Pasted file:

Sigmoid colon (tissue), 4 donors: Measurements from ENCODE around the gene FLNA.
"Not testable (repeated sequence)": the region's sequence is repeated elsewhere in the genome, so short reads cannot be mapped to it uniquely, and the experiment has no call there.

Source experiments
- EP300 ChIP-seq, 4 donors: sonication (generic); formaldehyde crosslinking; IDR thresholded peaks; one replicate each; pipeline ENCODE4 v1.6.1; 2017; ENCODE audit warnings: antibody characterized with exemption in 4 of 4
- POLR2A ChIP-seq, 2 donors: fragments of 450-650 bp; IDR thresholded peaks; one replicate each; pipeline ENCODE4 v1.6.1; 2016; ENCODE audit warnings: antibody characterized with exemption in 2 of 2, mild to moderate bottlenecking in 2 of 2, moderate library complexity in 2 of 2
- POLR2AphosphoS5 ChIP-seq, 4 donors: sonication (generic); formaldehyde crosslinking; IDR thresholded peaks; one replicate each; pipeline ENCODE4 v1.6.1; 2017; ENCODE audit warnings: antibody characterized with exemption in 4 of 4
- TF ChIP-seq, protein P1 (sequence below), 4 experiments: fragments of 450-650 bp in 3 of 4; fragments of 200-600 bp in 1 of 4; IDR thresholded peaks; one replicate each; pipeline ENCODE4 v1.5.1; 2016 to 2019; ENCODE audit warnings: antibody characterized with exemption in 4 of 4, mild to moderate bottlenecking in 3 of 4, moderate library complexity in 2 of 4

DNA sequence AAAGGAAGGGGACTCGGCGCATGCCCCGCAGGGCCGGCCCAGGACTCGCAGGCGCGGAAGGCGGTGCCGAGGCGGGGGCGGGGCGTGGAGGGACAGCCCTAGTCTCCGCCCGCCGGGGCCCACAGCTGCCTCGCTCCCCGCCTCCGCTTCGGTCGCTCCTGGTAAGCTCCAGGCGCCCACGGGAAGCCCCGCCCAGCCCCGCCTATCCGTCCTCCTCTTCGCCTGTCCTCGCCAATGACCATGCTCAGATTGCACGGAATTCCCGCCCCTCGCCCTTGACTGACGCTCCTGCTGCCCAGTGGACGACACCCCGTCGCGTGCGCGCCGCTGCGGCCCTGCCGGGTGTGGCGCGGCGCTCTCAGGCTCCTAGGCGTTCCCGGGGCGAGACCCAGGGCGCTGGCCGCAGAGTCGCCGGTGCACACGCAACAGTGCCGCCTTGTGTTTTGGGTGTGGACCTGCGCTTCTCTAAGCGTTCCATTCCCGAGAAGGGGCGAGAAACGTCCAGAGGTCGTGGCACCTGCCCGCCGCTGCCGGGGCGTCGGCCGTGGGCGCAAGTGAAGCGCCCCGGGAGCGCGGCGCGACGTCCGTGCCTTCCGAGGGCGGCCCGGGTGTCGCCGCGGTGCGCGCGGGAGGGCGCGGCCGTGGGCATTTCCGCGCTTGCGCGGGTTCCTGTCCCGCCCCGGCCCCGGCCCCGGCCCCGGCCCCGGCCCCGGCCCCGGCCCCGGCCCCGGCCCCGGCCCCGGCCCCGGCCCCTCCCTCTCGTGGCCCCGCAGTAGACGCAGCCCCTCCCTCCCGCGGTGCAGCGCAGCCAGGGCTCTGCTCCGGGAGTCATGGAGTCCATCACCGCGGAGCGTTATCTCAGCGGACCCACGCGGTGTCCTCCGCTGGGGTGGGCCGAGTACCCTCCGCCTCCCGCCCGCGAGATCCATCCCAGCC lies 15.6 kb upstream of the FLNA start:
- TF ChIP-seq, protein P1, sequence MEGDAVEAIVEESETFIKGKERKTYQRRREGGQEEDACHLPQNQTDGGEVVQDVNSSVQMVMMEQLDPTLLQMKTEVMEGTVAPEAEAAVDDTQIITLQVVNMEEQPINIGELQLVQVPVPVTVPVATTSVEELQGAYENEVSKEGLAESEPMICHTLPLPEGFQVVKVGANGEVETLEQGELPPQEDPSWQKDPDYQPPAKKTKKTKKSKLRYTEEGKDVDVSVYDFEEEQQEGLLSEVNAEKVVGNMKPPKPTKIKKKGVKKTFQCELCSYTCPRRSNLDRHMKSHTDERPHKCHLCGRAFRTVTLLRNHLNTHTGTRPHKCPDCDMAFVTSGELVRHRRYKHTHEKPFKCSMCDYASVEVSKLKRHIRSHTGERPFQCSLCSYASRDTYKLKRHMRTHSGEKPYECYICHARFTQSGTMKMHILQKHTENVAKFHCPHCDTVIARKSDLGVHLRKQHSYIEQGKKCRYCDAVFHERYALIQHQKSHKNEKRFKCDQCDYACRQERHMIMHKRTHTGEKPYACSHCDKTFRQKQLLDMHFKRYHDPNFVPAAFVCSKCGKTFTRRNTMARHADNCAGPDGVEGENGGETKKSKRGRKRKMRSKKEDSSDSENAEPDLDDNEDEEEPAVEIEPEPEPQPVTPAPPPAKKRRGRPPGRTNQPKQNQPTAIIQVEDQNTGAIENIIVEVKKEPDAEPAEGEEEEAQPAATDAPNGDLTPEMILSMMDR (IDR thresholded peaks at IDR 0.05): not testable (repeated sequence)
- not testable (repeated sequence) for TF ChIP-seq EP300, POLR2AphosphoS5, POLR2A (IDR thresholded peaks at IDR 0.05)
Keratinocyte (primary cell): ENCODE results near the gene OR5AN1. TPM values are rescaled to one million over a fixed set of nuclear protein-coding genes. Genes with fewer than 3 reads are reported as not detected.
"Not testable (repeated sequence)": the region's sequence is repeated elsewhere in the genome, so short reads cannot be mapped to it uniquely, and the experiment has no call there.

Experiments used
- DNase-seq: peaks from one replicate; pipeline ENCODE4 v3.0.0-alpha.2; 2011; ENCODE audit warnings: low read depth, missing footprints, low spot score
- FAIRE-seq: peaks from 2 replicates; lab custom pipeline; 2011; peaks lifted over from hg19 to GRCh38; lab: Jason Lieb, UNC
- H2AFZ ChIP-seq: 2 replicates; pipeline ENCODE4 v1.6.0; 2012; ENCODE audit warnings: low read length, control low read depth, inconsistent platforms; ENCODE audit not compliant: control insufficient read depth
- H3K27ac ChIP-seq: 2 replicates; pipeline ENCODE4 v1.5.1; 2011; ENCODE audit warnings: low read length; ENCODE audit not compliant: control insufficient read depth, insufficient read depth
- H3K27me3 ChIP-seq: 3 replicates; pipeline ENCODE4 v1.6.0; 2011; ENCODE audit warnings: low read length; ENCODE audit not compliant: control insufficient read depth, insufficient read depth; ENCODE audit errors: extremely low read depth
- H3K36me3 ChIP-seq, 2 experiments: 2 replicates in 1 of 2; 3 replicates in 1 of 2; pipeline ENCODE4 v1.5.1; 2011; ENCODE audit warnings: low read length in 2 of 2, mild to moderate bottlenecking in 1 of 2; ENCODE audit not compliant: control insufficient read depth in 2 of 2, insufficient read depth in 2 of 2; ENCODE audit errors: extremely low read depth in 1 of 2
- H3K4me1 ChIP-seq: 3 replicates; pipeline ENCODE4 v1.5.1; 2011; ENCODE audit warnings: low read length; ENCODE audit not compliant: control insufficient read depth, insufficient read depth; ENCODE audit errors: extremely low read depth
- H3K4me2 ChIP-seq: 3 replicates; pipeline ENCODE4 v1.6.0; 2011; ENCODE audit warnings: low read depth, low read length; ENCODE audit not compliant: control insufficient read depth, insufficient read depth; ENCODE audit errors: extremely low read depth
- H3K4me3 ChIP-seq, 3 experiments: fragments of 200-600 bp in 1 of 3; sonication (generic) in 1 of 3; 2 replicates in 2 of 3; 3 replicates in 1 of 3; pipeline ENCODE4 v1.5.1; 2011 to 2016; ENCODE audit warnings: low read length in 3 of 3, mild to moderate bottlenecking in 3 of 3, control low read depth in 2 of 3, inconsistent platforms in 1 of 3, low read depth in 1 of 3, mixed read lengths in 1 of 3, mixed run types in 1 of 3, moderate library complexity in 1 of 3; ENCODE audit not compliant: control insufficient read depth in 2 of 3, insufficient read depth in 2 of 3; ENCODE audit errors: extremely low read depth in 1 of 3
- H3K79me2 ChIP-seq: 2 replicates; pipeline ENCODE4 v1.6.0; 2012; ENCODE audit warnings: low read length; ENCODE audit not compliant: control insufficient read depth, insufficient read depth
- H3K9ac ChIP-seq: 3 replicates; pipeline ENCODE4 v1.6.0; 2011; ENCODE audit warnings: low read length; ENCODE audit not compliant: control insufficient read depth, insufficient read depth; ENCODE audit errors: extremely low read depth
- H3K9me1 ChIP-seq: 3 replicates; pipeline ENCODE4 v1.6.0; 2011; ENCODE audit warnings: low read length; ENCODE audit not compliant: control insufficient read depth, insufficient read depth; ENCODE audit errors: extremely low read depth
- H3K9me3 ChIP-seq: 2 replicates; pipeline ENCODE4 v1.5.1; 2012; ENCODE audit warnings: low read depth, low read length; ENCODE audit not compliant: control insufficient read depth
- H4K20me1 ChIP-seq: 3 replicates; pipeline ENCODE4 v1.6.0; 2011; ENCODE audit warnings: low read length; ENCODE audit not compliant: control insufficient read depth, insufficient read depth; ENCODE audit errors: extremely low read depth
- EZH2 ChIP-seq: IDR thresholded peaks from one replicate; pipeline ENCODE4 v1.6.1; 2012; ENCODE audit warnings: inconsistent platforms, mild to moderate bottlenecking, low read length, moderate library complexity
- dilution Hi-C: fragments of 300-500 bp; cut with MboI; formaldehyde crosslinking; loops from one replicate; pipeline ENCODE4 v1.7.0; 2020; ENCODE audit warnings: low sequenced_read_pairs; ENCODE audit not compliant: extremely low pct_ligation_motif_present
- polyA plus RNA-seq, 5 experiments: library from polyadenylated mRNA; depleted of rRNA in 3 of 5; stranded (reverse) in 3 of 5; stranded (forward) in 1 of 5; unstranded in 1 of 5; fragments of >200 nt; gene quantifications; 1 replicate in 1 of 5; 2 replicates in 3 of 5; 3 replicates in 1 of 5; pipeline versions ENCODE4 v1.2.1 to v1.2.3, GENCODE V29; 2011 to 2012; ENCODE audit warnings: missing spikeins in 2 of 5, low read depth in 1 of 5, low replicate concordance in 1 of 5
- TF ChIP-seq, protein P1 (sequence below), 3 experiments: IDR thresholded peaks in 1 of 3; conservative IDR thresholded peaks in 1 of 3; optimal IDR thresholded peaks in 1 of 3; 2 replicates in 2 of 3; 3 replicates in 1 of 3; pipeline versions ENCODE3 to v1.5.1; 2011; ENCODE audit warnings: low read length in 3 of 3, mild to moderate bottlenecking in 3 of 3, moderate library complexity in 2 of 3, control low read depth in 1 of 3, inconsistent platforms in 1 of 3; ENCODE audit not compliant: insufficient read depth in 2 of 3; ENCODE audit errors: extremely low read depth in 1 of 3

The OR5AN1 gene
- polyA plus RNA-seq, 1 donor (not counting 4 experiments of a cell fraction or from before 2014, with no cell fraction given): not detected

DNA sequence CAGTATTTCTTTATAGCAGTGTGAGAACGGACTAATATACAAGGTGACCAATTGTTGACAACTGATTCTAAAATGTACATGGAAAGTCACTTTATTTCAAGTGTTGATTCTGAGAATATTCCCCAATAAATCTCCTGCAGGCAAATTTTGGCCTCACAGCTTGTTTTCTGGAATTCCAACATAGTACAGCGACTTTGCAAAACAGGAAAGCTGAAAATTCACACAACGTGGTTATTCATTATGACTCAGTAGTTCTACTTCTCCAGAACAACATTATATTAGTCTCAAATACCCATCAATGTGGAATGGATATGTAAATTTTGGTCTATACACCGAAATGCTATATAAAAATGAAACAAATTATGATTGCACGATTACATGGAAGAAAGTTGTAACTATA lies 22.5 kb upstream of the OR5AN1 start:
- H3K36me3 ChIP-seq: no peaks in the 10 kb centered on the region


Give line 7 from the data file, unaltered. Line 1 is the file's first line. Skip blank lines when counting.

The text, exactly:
- TF ChIP-seq, protein P1 (sequence below), 4 experiments: fragments of 450-650 bp in 3 of 4; fragments of 200-600 bp in 1 of 4; IDR thresholded peaks; one replicate each; pipeline ENCODE4 v1.5.1; 2016 to 2019; ENCODE audit warnings: antibody characterized with exemption in 4 of 4, mild to moderate bottlenecking in 3 of 4, moderate library complexity in 2 of 4